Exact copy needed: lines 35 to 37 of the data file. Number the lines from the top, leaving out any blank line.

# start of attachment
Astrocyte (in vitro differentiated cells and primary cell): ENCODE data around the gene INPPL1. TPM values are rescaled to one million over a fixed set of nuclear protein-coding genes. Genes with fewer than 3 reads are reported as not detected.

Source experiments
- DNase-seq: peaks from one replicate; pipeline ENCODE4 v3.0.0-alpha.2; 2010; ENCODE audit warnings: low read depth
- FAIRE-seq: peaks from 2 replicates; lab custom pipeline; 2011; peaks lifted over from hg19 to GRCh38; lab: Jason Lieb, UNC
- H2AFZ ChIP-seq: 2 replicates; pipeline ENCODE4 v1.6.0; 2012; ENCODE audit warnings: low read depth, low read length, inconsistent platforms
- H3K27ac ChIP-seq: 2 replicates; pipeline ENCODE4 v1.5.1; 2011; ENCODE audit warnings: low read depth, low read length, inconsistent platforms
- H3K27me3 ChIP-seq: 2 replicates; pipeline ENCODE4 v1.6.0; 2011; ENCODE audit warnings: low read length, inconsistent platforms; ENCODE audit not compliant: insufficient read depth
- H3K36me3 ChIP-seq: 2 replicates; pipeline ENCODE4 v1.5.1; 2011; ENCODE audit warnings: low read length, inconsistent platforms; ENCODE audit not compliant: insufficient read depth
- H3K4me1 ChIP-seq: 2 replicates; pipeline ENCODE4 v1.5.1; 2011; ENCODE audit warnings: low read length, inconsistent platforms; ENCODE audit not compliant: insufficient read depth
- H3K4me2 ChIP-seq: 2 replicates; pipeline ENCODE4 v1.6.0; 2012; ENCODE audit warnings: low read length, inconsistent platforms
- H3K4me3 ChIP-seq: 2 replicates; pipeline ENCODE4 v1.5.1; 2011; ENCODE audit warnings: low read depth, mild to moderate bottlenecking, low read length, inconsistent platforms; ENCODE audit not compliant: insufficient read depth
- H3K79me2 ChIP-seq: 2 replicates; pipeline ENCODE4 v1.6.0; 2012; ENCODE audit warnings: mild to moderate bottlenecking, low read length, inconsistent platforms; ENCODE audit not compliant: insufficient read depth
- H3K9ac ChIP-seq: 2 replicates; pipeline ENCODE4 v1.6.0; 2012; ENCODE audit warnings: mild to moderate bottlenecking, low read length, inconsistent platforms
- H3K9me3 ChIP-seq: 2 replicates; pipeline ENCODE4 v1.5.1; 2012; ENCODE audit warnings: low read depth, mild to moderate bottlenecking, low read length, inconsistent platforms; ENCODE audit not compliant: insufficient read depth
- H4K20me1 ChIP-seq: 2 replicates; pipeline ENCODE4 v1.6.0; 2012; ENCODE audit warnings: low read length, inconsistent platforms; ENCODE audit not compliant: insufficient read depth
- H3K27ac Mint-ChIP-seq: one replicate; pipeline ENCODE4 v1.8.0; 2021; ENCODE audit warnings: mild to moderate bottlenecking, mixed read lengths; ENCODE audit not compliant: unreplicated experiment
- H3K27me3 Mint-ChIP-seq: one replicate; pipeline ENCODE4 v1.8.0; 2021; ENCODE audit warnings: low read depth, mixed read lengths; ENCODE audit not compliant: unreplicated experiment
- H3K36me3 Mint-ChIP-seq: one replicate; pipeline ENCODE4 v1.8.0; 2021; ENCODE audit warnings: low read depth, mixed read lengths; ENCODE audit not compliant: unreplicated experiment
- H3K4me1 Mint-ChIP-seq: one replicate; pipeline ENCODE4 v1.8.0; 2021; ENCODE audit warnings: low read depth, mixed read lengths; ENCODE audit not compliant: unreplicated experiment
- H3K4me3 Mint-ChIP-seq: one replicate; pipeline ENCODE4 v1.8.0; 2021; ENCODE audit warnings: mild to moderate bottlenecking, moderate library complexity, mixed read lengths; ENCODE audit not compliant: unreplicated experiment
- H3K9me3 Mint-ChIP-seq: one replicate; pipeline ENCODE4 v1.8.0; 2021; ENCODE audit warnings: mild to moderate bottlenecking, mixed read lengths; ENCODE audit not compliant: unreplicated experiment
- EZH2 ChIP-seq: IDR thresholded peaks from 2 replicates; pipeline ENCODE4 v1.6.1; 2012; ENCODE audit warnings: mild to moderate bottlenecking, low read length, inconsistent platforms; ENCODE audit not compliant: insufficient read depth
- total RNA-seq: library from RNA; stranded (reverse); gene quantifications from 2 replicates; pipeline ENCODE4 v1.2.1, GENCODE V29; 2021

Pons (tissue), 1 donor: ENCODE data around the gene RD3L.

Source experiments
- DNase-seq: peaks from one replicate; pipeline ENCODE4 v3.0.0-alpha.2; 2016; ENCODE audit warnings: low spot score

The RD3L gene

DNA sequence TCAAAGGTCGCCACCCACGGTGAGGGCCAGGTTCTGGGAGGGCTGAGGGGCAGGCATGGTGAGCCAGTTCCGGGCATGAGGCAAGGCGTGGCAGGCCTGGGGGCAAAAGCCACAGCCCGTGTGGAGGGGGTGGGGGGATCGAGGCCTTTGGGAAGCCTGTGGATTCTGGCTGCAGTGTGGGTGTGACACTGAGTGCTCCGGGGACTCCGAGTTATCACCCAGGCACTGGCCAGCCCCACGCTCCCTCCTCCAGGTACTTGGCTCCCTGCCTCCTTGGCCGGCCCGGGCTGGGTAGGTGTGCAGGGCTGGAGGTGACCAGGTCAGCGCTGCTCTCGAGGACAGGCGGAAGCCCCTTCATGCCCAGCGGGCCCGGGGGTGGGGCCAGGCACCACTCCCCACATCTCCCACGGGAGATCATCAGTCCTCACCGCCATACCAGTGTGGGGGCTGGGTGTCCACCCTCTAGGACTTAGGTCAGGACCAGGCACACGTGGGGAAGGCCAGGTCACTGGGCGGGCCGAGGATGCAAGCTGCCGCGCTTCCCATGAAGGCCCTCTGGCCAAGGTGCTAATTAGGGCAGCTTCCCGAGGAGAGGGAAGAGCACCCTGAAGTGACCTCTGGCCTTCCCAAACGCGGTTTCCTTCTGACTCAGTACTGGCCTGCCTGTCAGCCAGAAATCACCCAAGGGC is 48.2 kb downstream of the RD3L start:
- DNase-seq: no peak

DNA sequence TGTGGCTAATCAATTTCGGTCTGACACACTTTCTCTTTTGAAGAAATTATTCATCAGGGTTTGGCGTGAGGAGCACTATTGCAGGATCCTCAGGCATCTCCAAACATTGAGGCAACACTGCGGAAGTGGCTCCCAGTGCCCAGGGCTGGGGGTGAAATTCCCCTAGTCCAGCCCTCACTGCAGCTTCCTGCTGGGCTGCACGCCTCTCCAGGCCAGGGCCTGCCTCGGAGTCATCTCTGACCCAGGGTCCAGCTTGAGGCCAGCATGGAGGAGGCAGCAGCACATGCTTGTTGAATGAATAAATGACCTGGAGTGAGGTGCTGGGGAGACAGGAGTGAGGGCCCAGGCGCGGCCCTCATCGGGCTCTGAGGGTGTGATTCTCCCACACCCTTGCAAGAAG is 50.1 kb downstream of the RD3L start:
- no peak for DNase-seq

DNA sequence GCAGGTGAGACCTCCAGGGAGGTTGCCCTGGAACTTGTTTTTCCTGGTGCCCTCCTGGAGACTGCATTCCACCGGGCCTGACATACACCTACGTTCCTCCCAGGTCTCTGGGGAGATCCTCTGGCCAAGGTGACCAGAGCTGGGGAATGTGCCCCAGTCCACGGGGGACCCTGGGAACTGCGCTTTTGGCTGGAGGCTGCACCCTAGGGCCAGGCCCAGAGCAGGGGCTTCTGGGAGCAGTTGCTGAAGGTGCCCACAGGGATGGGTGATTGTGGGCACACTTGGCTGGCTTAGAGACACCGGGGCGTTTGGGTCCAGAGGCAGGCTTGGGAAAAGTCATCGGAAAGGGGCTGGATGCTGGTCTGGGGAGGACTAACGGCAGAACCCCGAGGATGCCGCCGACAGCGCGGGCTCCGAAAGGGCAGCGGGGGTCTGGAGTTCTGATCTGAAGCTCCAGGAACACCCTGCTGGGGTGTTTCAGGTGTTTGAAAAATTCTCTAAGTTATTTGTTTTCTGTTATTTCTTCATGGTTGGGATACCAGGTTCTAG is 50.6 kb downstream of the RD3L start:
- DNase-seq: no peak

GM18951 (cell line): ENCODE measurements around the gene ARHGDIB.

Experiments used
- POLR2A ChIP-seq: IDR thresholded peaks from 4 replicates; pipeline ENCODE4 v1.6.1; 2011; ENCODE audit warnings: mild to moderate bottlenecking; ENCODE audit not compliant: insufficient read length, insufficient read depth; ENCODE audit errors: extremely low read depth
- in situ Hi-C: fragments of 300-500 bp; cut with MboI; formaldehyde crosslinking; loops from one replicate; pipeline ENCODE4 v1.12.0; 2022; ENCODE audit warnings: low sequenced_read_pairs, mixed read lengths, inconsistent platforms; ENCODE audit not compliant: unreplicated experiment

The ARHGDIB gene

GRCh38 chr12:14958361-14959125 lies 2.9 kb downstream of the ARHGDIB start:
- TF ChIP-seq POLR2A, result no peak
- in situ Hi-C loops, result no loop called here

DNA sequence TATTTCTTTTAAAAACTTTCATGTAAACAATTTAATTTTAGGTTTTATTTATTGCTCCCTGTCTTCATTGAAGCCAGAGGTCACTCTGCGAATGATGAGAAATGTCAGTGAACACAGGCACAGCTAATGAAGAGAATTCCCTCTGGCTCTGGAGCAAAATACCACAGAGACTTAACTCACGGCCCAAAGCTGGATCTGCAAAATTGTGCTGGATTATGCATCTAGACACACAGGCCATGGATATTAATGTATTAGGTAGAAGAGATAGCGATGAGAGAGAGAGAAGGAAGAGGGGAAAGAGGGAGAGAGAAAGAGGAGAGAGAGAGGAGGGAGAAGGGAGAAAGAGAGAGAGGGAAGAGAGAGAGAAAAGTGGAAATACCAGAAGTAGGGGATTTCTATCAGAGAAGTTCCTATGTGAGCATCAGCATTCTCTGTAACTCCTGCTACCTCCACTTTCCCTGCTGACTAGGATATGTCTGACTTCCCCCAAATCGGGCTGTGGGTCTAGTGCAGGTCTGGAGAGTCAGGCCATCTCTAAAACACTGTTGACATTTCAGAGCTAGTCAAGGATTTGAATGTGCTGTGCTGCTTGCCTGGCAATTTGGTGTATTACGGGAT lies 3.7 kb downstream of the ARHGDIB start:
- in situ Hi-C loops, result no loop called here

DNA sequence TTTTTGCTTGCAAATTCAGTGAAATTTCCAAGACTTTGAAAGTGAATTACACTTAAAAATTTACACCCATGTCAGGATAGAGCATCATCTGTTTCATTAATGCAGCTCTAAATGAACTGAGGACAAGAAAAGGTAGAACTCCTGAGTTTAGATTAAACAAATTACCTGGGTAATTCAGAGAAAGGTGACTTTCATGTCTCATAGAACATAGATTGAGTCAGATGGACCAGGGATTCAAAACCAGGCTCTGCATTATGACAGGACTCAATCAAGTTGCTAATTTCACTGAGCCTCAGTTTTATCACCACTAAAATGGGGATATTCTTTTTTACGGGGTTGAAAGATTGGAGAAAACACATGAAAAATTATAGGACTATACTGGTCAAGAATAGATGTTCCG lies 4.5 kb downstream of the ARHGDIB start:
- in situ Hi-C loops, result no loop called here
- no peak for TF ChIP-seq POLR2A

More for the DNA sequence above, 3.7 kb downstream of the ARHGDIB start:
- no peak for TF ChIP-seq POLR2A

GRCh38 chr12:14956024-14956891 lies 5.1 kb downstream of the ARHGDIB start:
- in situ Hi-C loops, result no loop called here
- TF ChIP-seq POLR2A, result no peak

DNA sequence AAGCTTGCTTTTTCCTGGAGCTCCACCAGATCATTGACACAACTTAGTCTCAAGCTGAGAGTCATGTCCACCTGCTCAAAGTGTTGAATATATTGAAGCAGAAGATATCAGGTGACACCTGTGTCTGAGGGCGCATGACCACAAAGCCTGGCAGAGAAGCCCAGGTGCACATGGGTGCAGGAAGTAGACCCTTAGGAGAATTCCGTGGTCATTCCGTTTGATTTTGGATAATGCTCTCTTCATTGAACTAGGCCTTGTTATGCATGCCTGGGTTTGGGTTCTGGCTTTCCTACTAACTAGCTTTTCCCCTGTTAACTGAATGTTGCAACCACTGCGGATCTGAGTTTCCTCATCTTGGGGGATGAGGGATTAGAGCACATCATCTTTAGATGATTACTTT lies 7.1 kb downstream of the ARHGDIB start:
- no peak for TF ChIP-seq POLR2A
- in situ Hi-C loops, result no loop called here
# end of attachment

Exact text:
Experiments used
- POLR2A ChIP-seq: IDR thresholded peaks from 4 replicates; pipeline ENCODE4 v1.6.1; 2011; ENCODE audit warnings: mild to moderate bottlenecking; ENCODE audit not compliant: insufficient read length, insufficient read depth; ENCODE audit errors: extremely low read depth
- in situ Hi-C: fragments of 300-500 bp; cut with MboI; formaldehyde crosslinking; loops from one replicate; pipeline ENCODE4 v1.12.0; 2022; ENCODE audit warnings: low sequenced_read_pairs, mixed read lengths, inconsistent platforms; ENCODE audit not compliant: unreplicated experiment